HOW TO PREPARE A PROPERTY FOR SALE FOR POST LOCKDOWN
Patrick McCutcheon, head of residential at Dacre, Son & Hartley, which has 20 offices in West and North Yorkshire, said: “We have adapted quickly to the lockdown, providing virtual valuations for those considering a sale later this year. We have also been able to share virtual tours of homes that were already on the market, and had been previously filmed, alongside website listings and updates, so that buyers keen to carry on with their property search can do so.
“In fact, since the lockdown began, we have seen a spike in the number of people looking at properties online via our website and the other ‘big four’ websites on which we promote out listings. This is very encouraging, and once it is safe for people to move around more freely, we are expecting things to pick up and are already receiving enquiries from those looking to book viewings as soon as possible. That’s why anyone considering a move later this year should prepare their home for sale now, so they are in prime position when the market starts moving again.”
Here's our ‘how to’ guide for making key home improvements that will help to attract buyers, assist with making a good first impression, and could also add value:
1. First impressions count – from arrival to the front door.
First impressions really count! When a buyer pulls up to a property, if the gate is hanging off its hinges, or the lawn is overgrown, or the doorbell doesn’t work, it makes a potential buyer start to worry. If all these little problems are visible, what other bigger problems could be lurking that they can’t see? The front door is an obvious and easy place to start any home improvements. A quick lick of paint, the addition of an attractive door knocker or new letterbox can make a huge difference. Also, adding new batteries into the doorbell is a quick fix!
2. Time to get green fingered – tidy and improve the garden.
A presentable, tidy garden is essential when selling a home. Mowing the grass is a given, and trimmed hedges and weeded beds are also important. Weed the driveway, sweep the paths, grout any wobbly paving stones and treat or paint fences and gates. Adding a touch of colour with some colourful plants in pots can also make a favourable impression.
3. Bathrooms and kitchens – how to clean up and make a spotless impact.
Understandably in the current economic climate, and with so many restrictions in place due to Covid-19, it’s impossible to suggest refitting a new bathroom or kitchen, in fact it’s not always a good idea to do this in normal circumstance, given the costs involved. However, there are small things that can be done to make each space more aesthetically pleasing. In the bathroom, new shower heads and taps can be ordered online and are relatively easy to fit. In the kitchen consider replacing the door knobs as this can instantly refresh and revive the entire space. De-clutter the work surfaces and reorganise cupboards so everything is stored neatly away.
4. Decorating tastefully
A tin of paint is a quick and cost-effective way of adding appeal to any home. Everyone has their own personal taste, but bright colours, old fashioned ‘feature walls’ and marked paintwork are an instant turn-off. Spend some time looking through Instagram and Pinterest for ideas. Creating a blank canvas with freshly painted walls, woodwork, radiators and ceilings is also appealing to buyers who don’t want to do any work to a property when they move in. Dark wooden bannisters and doors can easily be uplifted with some light paintwork and a coordinating lampshade or sidelights can easily be ordered online to match.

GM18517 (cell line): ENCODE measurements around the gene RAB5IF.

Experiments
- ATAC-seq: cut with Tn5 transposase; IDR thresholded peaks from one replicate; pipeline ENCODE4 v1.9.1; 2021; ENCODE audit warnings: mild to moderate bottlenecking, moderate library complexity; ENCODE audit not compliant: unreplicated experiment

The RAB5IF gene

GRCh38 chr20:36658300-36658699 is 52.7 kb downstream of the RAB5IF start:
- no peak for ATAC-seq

5. Declutter, tidy up and don those marigolds!
Now is the time to declutter and neatly box up items not needed. Don’t put off the dreaded spring clean, sparkling windows and dust-free homes will appeal. Black spots and mould can be bleached away and if carpets are stained, consider ordering a rug or runner online. Try to tidy away as many items as possible into drawers, wardrobes and storage boxes. Decluttering also maximises the space and makes it easier for a potential buyer to envisage how they would live there.
6. Prepare for the Energy Performance Certificate (EPC)
Whilst not yet critical to buyers, many thinking about buying a house are taking an increasing interest in the EPC rating, which shows a property’s impact on the environment and likely running costs. The latter are likely to be especially important in the short to medium term. Making small changes like switching lightbulbs to LED fittings and topping up loft insulation can all have a positive effect on a home’s EPC rating.
Patrick added: “It’s also important to consider the sales process and decide on which conveyancer to use, so that the transaction can get off to a flying start once a deal is agreed. At Dacres, we have extensive knowledge on which firms are the most proactive and easiest to communicate with. Others offer an online solution which many buyers appreciate in today’s busy world. We can happily provide advice and guidance on this aspect of the sale too, after all it’s a critical part of the process.”
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